The team will be responsive, giving a false sense of the problem solved initially. But you are escalating the problem by giving the team less management time than the sales manager would have been giving.
Can you replace a Sales Manager?
Hiring sales managers is a risky business, and there is no quick solution to the perfect person out there in the market. There are many war stories on new hires or when sales managers are headhunted by the opposition. You meet the prospect for a short time during interviews and seem to get along and be a good fit.
The sales manager is saying what you want to hear – it’s natural in interviews. Once you have worked together for a few months, the cracks start to appear, and some of those cracks become gaping chasms. You look back at the departed predecessor and start to forget their issues and convince yourself they were not that bad. Some even hired them back, starting the cycle all over again.
Hiring sales management requires careful selection and well-managed interview processes along with structured adjustment into the business for them to excel — adjustment by both the existing personnel and management (including the CEO) and the new hire.
If you’re not ready to change yourself and going on the journey of onboarding a new manager that does come with a new hire, then the next option is:
Keeping the existing Sales Manager?
Keeping the incumbent will all come down to the attitude of the sales manager — not their approach to customers, but their reaction to change, improvement, and learning. When a sales manager reaches a plateau, it is due to them exhausting their knowledge and experience base. They have transferred their plateau into your sales figures.
Research reported that 78% of sales managers will have insufficient skills to deliver sales goals and grow consistently. Within this group, 34% refuse to change, and the balance relies on CEO-led changes to be implemented. Their implementation timelines extend well beyond the commercial demands of the business, prolonging the down pressure of the shortfalls. Continued research shows these trends remain in sales management.
Top-performing sales managers identify this early and seek external resources to assist in moving both themselves and their company forward. The research conducted showed that only 7% of sales managers are in this category.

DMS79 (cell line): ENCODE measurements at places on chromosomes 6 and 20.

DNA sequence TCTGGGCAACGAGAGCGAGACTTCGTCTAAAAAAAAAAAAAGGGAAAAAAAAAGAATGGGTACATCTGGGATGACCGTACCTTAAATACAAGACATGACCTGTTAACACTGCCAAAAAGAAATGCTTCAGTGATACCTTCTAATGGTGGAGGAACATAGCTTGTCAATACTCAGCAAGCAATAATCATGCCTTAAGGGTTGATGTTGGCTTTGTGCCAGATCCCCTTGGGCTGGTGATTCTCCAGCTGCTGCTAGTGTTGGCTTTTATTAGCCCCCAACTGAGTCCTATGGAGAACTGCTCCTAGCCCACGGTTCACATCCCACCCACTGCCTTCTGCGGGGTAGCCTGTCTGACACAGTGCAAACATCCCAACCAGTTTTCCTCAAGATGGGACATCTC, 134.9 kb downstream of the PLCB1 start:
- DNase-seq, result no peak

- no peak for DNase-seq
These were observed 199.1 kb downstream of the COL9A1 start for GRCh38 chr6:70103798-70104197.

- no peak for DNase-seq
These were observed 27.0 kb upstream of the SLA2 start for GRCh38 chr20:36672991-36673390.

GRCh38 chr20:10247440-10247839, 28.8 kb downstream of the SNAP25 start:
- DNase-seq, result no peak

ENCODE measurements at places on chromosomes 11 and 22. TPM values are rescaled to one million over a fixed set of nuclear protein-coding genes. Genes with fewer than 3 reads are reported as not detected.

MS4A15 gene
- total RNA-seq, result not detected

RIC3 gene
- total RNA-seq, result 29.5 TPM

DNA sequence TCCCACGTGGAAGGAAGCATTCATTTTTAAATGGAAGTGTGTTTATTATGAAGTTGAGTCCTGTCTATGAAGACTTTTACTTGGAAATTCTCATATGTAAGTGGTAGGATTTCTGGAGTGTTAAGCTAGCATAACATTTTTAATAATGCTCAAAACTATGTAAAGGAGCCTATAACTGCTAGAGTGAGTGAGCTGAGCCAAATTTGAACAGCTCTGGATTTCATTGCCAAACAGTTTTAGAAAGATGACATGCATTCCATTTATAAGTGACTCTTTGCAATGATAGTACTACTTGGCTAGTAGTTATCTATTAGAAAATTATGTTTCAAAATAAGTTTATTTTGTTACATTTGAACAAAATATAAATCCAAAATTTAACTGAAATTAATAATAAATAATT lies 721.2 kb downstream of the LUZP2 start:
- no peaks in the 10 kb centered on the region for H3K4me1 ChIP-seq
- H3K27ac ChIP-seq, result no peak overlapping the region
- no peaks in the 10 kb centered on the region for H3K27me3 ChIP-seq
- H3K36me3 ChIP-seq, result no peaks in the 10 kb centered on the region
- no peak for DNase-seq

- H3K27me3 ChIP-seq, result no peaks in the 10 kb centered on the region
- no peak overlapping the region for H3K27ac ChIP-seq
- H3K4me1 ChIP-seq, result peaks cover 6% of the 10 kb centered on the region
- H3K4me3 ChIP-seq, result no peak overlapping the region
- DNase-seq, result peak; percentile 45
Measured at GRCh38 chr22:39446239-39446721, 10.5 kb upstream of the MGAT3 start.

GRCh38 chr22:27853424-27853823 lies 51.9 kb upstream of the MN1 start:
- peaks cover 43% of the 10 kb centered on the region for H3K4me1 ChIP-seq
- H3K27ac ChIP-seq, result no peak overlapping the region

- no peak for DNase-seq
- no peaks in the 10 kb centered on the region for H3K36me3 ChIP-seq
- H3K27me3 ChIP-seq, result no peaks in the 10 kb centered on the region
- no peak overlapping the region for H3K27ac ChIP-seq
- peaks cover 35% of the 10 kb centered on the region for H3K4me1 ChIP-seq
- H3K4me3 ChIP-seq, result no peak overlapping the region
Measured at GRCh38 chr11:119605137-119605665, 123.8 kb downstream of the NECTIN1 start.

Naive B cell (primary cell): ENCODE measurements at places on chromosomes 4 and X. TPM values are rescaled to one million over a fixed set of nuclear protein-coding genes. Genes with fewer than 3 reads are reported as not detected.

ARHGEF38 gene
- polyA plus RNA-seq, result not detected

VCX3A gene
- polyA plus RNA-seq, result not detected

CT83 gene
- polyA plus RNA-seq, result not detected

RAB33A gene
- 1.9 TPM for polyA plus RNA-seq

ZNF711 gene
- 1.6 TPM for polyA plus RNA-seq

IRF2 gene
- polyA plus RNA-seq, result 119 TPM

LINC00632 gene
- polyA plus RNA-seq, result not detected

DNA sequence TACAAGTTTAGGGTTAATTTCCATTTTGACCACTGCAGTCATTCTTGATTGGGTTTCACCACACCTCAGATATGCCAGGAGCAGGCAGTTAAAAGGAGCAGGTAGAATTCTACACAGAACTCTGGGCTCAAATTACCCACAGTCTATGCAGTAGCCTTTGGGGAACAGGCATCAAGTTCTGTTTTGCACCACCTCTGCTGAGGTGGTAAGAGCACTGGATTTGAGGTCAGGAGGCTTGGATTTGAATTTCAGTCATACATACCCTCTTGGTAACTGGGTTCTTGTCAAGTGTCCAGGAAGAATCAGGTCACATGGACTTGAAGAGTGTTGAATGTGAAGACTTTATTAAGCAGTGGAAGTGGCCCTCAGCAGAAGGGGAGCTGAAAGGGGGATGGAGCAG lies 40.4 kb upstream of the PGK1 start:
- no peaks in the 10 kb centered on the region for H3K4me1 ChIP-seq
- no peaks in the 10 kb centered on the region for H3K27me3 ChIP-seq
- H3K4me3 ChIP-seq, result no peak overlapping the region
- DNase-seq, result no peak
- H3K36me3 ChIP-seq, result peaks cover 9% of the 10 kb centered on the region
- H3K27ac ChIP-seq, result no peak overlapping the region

The remaining 16% of sales managers look for acceptance by the CEO for an initiative to bring new practices to the business to assist in driving growth. These initiatives are not about CRM and are focused on business drivers and increased transparency to support better decision-making. They understand that scrutiny of the business finds the precise actions needed to drive improvement rather than generalist approaches.
For CEOs, if your sales manager is open to change and improvement, then you need a process of guiding them, their team, and the company into new methods of operation in the sales (and marketing) business. Open to change is a demonstrated change in behaviour and not just commentary in meetings. If they are closed to change, then your only option is a replacement.
If your business is short, and you have already commenced making adjustments to retain the bottom line, then it is time to take action. Choosing the right steps and not inadvertently creating bigger problems is the key.
We can guide you on the right decision that will work for your company in your unique situation.
You can reach out to Adele Crane to discuss your specific business situation and how you can best approach remedying your sales shortfall.
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You may also be interested in reading these articles:
- The Sales Plans to Halt Eleventh Hour Panic
- Hiring an Effective Sales Manager
- The Bottom Line About Sales Leader Performance